...I’d have burdens I couldn’t bear.
I was going to title this post “Housing the Homeless”, but then the biblical phrase rose to mind, which I've chosen to paraphrase. I’m thinking about a few related things: generosity and how it’s affected by what we have and by what we want. I’m thinking about reaching out, and the difference between connecting with and withholding from others. I’m thinking about today’s visit to the welfare office, and how my client was treated there, and about other clients of mine who are struggling, to get or to maintain their housing.
It surprises people when I tell them that one of the biggest challenges my young clients face when they get an apartment is dealing with their friends. Let me paint a picture:
You’ve been living under the Bathurst Bridge. You’ve thrown in with others who sleep there and in the parks, in makeshift cardboard and plywood encampments, and who squeegee and panhandle and fly signs along the avenues. You share a lot with these others. When one shows up with a bottle, it’s passed around. He who brought the bottle – they are mostly males – will likely hog it to some degree, but at least a third of the liquid will go down other throats than his. If someone brings more food than they can consume in one sitting, what’s left will get passed around. Blankets are shared, bikes are borrowed. Folks take turns looking after one another’s dogs. In the sleeping bags at night, body heat is shared, and relationships are born. It doesn’t always have much to do with friendship or with liking, though these are natural bi-products. Sometimes it has more to do with getting by, and with survival. Life is pretty fluid. Someone’s squat tonight is someone else’s tomorrow. Ditto with the favoured panhandling spots, with coats and backpacks, even lovers. Property values and notions of an ordered world become pretty abstract.
So suddenly, your housing worker – maybe me – finds you an affordable apartment to share with the girlfriend of the last two weeks, or with a traveling buddy. Two or three of you together can get a decent place with your housing allowance from social services. If you go solo, you’ll end up in a dank room sporting an anthology of the last decade’s stale odors, and having to share the dismal washroom down the hall that motivates you to save your morning urination for the donut shop down the street.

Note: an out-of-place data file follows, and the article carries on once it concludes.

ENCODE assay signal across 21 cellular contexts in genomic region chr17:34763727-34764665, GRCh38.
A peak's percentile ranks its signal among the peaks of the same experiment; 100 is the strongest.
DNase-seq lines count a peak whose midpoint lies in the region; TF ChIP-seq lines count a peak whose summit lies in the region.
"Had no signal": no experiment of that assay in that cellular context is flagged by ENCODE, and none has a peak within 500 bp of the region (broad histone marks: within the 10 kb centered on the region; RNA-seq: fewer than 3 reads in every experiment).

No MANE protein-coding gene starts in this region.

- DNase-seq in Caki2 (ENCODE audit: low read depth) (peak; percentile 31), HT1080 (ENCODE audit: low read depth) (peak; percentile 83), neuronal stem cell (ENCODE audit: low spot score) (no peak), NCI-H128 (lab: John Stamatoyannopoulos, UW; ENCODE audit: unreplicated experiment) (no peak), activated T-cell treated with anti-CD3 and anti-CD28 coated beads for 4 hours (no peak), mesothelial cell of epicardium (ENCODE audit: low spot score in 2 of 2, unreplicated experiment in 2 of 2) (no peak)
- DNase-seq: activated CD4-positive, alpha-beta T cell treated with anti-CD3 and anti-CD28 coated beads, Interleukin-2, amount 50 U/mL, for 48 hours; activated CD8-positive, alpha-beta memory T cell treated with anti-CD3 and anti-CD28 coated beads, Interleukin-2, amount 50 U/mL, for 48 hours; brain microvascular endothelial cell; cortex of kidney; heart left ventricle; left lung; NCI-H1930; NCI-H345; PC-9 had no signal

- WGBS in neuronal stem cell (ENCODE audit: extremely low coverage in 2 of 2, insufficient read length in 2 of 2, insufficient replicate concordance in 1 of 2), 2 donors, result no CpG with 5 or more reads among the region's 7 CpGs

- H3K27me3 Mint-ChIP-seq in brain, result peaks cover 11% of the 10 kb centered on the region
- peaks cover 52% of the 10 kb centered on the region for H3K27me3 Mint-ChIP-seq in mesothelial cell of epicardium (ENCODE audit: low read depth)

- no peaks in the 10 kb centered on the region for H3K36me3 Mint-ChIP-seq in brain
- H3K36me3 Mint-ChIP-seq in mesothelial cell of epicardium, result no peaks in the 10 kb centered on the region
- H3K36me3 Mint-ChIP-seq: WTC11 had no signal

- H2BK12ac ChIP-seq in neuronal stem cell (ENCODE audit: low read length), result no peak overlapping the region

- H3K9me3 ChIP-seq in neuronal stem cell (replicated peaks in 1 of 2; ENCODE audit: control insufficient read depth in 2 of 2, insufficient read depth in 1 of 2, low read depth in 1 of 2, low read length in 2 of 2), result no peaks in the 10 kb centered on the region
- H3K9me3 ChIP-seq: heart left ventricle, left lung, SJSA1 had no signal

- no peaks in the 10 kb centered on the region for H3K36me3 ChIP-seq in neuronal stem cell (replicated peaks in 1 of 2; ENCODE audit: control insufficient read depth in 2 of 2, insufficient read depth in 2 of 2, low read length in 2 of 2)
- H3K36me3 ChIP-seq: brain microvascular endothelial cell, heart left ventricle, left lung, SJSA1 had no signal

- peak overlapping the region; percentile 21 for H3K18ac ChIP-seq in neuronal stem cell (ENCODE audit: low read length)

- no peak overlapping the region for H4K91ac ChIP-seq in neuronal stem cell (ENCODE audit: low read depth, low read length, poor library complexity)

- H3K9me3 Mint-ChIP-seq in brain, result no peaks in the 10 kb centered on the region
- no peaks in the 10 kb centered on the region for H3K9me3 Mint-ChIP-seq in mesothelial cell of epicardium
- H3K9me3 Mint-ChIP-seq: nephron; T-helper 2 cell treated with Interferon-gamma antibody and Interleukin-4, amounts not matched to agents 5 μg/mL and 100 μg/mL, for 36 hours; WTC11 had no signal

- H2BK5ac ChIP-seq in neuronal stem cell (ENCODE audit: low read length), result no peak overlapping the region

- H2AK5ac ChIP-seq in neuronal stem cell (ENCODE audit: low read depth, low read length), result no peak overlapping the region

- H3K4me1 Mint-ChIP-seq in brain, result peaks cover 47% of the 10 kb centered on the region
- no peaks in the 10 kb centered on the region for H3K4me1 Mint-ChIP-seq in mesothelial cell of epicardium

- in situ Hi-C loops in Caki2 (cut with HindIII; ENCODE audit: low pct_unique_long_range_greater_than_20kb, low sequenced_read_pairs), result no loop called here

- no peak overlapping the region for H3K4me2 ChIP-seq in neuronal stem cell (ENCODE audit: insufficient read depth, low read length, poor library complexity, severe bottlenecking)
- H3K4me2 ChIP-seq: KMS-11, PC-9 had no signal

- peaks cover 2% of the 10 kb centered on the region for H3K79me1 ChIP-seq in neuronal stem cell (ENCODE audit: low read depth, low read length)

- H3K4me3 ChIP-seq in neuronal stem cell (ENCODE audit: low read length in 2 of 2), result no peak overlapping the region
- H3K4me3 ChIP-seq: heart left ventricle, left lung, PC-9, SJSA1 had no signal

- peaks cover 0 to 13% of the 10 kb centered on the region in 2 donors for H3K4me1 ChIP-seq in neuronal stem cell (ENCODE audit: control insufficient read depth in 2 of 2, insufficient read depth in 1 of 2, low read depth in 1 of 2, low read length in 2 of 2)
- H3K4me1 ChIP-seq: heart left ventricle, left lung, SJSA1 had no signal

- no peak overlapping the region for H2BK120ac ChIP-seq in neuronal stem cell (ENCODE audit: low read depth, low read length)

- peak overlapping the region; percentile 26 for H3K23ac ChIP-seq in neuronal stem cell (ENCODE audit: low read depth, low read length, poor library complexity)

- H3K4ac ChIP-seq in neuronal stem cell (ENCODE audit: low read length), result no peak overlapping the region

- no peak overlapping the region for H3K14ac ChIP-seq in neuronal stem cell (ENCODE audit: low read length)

You like the new place, and the property manager seems fairly tolerant, until he gets complaints from the family upstairs about the drinking party you had with your under-the-bridge crew on your first night. Your housing worker warns you that unless you go middle-class, you’re going lose your new place quicker than you found it. But what can you do when the temperature drops and a couple of buddies come by at midnight, asking to crash on the living room floor? Or when the city clears everyone and everything from under the bridge, leaving everyone to scramble for warm, relatively safe spots? When a friend is sick, or traumatized from a beating, or just out of detox or the Don Jail? Or when the party goes on and on and everyone is drunk, or stoned, or asleep? Are you gonna wake everybody at 2 in the morning and tell them to go sleep in a doorway? Not likely.
Their decision in these situations may not be smart, or mature, but they are very human. Does it have anything to do with it simply being easier to share what you have when you don’t have very much? Maybe it’s more to do with empathy, and with personal proximity to a particular form of suffering, and with suddenly being in a position to save others from experiencing it.
Witnessing the sharing and caring that takes place among my clients is one of those special benefits of the work that I do. I’m amazed over and over again at the virtual Youth shelters that spring up in the apartments of the newly housed – all longing for privacy and quiet and order trumped by the needs of their communities. But it’s this very sharing they will have to put limits on, if they are to re-integrate into the world of the housed.